The OpenAI gym implementation (Brockman et al., 2016) of the halfcheetah is run for 150 time steps^{1}^{1}1
This is significantly fewer time steps than is typical for this task in reinforcement learning experiments, and so results are not directly comparable to those in the literature. The purpose of these experiments is only to establish the benefits w.r.t. NEAT: more thorough comparisons with previous work will be presented in a future publication.
, with fitness awarded for moving forward with minimal effort:(13) 
The same hyperparameters used for NEAT and SANEAT in the swingup task were used here. As there is no halfcheetah solve state, and is much more expensive to simulate than the cartpole, we limit the number of evaluations to 4096 and run only 30 replicates.
Results
Even in this more complex problem, SANEAT outperforms NEAT (Figure 6), reaching the same levels of fitness as NEAT at the end of the trial using only a third of the needed evaluations. This not only confirms our earlier experiment, but also shows that SANEAT is able to navigate a high dimensional weight space as well as searching the space of possible topologies.
While the swingup benchmark is not a trivial task the space of solutions, even in the complexifying case, is relatively limited. With a minimal topology of five inputs and one output it begins as only a five dimensional problem. The halfcheetah, on the other hand, begins in a space that is more than 100 degrees of freedom. As the compatibility distance kernel is independent of the dimensionality of the underlying genotype, our models are still able to make useful predictions in this space with only a few hundred samples.
6. Conclusion and Discussion
We introduced a surrogateassisted variant of NEAT, SANEAT, as a dataefficient method of performing neuroevolution in computationally expensive problems. By taking advantage of the phylogenetic information produced as a byproduct of the evolutionary process, we created a new kernel to judge similarity of neural networks based on their shared genes. Using GP models built with this kernel we are able approximate the performance of individuals, allowing us to achieve similar results with several times fewer evaluations. Fewer evaluations does not guarantee a faster experiment: when the fitness function is evaluated in simulation, there is always a tradeoff between the cost of modeling and evaluation. By limiting the model to recently evaluated samples we boundnd its complexity, and it is possible that both accuracy and performance could be further improved with even more purposefully constructed models.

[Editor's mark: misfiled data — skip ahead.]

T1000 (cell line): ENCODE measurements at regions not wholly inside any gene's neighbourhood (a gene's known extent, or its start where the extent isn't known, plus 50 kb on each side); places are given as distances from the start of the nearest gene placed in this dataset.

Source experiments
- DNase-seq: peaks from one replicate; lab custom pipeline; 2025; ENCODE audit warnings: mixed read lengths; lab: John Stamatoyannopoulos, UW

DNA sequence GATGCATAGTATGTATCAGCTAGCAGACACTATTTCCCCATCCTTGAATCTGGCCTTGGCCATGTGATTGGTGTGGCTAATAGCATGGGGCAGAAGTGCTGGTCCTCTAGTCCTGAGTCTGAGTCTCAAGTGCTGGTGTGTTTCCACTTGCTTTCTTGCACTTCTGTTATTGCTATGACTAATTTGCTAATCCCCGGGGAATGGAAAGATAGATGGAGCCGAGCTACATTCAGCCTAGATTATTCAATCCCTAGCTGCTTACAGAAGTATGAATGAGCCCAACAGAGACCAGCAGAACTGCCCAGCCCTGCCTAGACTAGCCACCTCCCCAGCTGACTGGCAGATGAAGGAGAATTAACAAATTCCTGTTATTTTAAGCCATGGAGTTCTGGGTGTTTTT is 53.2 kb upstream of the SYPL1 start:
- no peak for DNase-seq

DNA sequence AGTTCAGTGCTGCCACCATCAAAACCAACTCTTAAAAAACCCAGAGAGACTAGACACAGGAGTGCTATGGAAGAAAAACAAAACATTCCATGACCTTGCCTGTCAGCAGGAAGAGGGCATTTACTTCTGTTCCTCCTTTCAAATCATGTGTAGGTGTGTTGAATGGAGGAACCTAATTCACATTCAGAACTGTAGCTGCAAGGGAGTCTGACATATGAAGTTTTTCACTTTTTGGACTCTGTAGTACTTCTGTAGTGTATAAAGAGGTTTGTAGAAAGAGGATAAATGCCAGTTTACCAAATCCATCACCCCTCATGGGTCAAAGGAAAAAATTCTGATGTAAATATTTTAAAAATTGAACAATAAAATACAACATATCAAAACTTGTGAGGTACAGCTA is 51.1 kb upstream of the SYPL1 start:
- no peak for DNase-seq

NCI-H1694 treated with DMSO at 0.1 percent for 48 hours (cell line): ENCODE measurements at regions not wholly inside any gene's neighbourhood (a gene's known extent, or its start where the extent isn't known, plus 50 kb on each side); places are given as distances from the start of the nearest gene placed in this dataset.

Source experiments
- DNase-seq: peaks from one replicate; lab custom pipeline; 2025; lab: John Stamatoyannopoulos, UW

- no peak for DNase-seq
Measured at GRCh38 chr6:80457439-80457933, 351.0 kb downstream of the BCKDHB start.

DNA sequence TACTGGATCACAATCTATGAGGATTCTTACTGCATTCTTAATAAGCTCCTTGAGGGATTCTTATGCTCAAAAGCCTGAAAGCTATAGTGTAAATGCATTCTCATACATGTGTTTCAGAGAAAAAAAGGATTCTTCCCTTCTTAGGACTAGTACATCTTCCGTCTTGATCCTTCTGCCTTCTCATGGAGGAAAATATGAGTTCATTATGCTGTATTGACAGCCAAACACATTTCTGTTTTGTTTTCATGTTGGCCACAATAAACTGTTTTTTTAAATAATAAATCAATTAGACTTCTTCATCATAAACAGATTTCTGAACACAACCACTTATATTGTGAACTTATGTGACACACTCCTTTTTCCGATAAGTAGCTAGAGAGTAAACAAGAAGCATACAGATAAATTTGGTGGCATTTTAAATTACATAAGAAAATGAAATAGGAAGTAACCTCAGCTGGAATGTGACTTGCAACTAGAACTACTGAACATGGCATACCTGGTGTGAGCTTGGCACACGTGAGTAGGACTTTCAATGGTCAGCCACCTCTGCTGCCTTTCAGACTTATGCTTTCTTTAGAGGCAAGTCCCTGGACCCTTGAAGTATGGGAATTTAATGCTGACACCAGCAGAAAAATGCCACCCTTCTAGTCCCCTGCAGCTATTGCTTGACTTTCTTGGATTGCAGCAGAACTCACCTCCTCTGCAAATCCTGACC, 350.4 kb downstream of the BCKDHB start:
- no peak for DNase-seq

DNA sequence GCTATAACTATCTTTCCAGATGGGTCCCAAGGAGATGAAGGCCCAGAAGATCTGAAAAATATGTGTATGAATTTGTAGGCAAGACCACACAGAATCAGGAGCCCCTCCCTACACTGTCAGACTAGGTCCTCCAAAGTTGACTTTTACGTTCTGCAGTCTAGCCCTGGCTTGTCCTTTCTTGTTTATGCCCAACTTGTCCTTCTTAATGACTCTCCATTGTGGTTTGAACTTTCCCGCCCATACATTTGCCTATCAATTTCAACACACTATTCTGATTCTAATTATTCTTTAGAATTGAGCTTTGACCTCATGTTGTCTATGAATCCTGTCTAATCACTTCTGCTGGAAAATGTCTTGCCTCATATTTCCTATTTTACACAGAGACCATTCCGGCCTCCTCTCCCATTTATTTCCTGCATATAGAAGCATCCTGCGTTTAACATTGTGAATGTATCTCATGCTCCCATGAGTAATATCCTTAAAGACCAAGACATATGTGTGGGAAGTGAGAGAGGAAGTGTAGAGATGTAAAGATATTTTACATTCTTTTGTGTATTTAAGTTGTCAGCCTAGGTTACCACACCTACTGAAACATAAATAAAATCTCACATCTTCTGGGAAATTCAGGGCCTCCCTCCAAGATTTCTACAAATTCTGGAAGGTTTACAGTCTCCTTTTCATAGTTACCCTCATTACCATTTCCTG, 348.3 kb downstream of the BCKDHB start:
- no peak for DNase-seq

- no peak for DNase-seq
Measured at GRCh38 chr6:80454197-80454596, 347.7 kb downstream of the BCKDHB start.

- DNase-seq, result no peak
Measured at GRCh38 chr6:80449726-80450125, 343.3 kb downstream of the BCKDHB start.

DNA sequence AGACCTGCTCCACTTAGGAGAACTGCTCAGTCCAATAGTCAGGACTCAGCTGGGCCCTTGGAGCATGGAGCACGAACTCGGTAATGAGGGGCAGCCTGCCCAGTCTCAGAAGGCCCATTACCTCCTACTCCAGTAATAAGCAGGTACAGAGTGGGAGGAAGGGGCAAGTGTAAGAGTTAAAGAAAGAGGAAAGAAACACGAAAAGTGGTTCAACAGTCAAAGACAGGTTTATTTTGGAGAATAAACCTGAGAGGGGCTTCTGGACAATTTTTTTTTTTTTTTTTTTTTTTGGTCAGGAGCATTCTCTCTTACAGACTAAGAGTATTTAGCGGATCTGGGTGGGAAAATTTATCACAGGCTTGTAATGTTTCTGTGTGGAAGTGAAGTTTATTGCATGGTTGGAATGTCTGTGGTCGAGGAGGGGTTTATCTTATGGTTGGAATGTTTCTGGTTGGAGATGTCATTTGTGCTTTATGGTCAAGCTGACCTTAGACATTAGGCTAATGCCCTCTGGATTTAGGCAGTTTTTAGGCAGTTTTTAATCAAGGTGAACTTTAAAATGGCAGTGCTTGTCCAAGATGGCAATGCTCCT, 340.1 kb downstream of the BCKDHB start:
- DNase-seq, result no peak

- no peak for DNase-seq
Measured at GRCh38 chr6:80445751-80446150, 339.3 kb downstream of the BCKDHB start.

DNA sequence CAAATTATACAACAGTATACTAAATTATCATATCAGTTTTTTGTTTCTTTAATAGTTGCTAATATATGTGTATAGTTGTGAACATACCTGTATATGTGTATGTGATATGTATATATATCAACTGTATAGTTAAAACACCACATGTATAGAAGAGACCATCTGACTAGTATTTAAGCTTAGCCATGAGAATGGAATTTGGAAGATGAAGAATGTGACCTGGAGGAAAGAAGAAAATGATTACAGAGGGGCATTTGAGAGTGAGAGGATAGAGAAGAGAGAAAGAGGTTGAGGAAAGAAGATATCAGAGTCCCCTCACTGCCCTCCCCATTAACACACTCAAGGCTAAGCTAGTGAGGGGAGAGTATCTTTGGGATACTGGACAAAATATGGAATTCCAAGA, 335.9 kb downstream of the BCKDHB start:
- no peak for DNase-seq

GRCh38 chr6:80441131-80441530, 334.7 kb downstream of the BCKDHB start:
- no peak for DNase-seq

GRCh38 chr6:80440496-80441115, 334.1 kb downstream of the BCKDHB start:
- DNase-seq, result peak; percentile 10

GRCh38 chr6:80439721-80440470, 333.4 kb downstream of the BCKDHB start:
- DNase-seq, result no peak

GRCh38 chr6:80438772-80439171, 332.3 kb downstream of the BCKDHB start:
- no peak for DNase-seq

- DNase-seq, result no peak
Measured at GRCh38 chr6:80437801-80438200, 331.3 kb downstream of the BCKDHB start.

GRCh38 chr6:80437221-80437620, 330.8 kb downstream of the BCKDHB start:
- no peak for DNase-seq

In the presented approach, though species diverged into varied and distant genealogies, a single training set and model were used for prediction. Due to the squared exponential relationship in the kernel, individuals in more distant species have little if any effect on the predicted performance, yet are still considered in the comparison. Producing surrogate models with individuals only from within a single species would reduce the needed number of comparisons. Apart from computational concerns, species specific models could also have more predictive power, as the hyperparameters of the model could more accurately reflect the particular genotype region, rather than their likelihood over the entire training set.
NEAT is used to evolve compositional pattern producing networks (CPPNs) (Stanley, 2007) , indirect encodings used to produce neural networks (Stanley et al., 2009), images (Secretan et al., 2008; Nguyen et al., 2015), and solid objects (Clune and Lipson, 2011). Whether our approach is as successful in evolving indirect encodings remains to be seen, but as many engineering domains rely on expensive simulations, a dataefficient method of evolving CPPNs would allow their application in real world design problems.
As neuroevolution gains increased attention from industry for its capabilities in large scale problems, the tasks it is charged with will only grow in complexity. Despite the continued growth in computing power there will always be demand for more, and this is especially true for populationbased approaches. Combining dataefficient machine learning with neuroevolution ensures that the diversity preserving, novelty seeking, deception avoiding abilities of evolutionary approaches can still be applied, regardless of the complexity of the challenges presented.
Acknowledgments
This work received funding from the European Research Council under the European Union’s Horizon 2020 research and innovation programme (grant agreement number 637972, project “ResiB bots”) and the German Federal Ministry of Education and Research under the Forschung an Fachhochschulen mit Unternehmen programme (grant agreement number 03FH012PX5 project “Aeromat”).